[Mussolini] organized each trade or industrial group or professional group into a state-supervised trade association. He called it a corporative. These corporatives operated under state supervision and could plan production, quality, prices, distribution, labor standards, etc. The NRA provided that in America each industry should be organized into a federally supervised trade association. It was not called a corporative. It was called a Code Authority. But it was essentially the same thing. These code authorities could regulate production, quantities, qualities, prices, distribution methods, etc., under the supervision of the NRA. This was fascism. The anti-trust laws forbade such organizations. Roosevelt had denounced Hoover for not enforcing these laws sufficiently. Now he suspended them and compelled men to combine.

If you are not familiar with the NRA, you need to be if you are going to come to a conclusion about the New Deal and just how statist FDR's aspirations were.  Henry Hazlitt has a long evaluation here. In the end, the NRA was struck down by the Supreme Court, and never revived in large part because it was a disaster for the economy.  Many blame the NRA for strangling the recovery that began in 1933-34 and thus extending the depression. Parts of the law (collective bargaining, minimum wage) were incorporated in other later legislation, but the core concept of organizing industrial cartels with government backing to run industries and set prices, wages, and production levels died, fortunately.

By the way, the countries today that I know of that most closely adhere to the assumptions of the NRA are France and Germany, who expelled the fascists in the forties only to eventually adopt most of their corporatist economics.


  1. Matt:

    Jeez. You weren't kidding about Soviet-style propaganda. It's downright creepy.

  2. dearieme:

    How brave of you: when I commented cryptically on another website that FDR was "a man of the thirties" I got quite a bit of abuse. "France and Germany, who expelled the fascists in the forties": well, the Nazis - the distinction is well worth making. (It was originally Soviet propaganda to call the Nazis "fascists".)

    "....only to eventually adopt most of their corporatist economics": yep - the EU, in particular, is just Vichy France by other means.

  3. NovaNardis:

    Hey, no dissing my Birds.

    But seriously, I wouldn't consider the NRA the worst piece of legislation in American History, or even one of them.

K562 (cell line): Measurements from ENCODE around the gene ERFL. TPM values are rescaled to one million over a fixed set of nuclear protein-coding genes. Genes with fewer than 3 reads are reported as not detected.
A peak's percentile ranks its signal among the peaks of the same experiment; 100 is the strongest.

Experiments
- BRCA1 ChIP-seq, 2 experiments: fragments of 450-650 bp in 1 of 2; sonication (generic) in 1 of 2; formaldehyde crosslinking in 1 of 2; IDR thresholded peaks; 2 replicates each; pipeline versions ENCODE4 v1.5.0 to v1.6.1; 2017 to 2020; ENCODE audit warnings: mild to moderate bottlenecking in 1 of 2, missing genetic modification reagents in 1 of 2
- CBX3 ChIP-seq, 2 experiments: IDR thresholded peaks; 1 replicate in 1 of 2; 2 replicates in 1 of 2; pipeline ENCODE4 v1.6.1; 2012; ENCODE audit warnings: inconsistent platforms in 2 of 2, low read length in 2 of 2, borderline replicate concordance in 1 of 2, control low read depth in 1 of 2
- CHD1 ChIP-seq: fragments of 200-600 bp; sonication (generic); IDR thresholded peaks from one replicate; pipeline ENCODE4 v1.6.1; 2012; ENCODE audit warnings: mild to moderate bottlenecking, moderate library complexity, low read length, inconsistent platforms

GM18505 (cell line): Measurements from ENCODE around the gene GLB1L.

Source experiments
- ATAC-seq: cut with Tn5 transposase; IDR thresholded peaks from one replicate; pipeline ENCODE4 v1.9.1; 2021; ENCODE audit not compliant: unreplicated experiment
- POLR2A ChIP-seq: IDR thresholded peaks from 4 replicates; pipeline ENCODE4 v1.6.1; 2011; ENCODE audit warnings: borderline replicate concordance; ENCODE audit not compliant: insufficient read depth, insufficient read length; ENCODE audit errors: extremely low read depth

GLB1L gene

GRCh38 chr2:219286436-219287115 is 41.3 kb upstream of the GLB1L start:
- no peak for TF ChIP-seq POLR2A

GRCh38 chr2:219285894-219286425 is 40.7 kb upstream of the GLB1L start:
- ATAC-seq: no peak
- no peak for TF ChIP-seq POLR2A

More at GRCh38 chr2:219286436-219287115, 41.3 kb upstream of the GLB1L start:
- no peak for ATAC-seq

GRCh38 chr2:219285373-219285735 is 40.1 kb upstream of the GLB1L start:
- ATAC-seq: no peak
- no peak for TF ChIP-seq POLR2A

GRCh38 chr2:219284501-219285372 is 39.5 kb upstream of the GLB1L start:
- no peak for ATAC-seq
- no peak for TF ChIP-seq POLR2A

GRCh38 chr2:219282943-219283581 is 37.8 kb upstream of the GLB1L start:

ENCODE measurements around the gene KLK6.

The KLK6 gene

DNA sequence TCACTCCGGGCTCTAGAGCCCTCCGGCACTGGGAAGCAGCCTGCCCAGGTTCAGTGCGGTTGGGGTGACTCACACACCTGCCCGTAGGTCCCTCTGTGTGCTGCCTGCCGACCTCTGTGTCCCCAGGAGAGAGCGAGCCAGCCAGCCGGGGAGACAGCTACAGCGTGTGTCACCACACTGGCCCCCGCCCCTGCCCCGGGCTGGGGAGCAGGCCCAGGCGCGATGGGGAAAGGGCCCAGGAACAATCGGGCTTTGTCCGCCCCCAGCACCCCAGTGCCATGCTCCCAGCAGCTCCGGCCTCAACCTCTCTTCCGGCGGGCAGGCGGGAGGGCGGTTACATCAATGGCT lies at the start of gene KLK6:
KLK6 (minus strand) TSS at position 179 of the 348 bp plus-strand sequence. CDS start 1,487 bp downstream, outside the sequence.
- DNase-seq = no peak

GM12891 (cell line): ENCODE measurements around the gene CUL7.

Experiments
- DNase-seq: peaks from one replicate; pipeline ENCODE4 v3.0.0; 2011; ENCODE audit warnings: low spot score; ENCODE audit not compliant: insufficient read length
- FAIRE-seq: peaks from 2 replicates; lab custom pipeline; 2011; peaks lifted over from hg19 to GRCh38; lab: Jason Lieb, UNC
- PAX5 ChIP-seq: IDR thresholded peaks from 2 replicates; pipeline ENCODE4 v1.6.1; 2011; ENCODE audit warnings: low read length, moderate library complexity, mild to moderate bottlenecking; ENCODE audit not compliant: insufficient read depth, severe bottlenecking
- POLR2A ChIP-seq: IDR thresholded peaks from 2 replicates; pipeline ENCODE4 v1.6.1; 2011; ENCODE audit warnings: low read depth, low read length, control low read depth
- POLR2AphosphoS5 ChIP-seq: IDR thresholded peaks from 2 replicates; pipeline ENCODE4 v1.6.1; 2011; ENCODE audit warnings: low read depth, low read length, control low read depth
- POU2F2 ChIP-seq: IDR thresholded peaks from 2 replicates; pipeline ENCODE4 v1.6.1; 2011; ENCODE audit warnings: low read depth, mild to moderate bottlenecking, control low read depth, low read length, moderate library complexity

Whatever you think of Mussolini, you have to agree his authoritarianism was good for the Italian economy. Now, what Mussolini and Hitler went on to do was deplorable, but you can't fault FDR for trying to be the big leader taking of the Depression. Would you in the GD have wanted a leader like Hoover who just closed his eyes and waited for it to go away? Remember that most of the New Deal was throwing out ideas and seeing what stuck / was constitutional.

    Although the propoganda is kind of creepy...

  4. Taylor:

    Sucks that you're pissing on the Birds, man.

  5. Bonchamps:

    Mussolini's suppression of the labor unions was good for the economy, and that was only because they'd gotten out of control. Everything else, well, let's just say the old saw "at least the trains ran on time," well, no, they didn't.

    As for Hitler, most economists agree that Nazi Germany would have gone under by 1940 or 1941 if he hadn't gone to war and looted the entire capital base of Europe. Heck, half the reason Himmler and Goebbels incited Kristallnacht was to get an excuse to seize Jewish property to paper over the yawning German deficit. It would really be comical if it weren't so tragic.

    And Hoover? You're aware he was the progressive Republican par excellence for the time, aren't you? Jawboning industry into artificially propping up wages and production instead of letting things play out normally, and pioneering proto-New Deal programs to the point that Roosevelt's 1932 campaign against him explicitly called him a "socialist." It wasn't until after he lost that he did his bizarre pirouette into Liberty League activism.

    The one point on which you're right is that people wanted a big leader to "do something." That's the great flaw of modern progressive democracy - the uncritical impulse for government to "do something." And yes, FDR filled that niche, and took us down the less-evil road out compared to all-out communist revolution. For that, we can be grateful. But it was still objectively bad economic policy - a way out, not a way forward.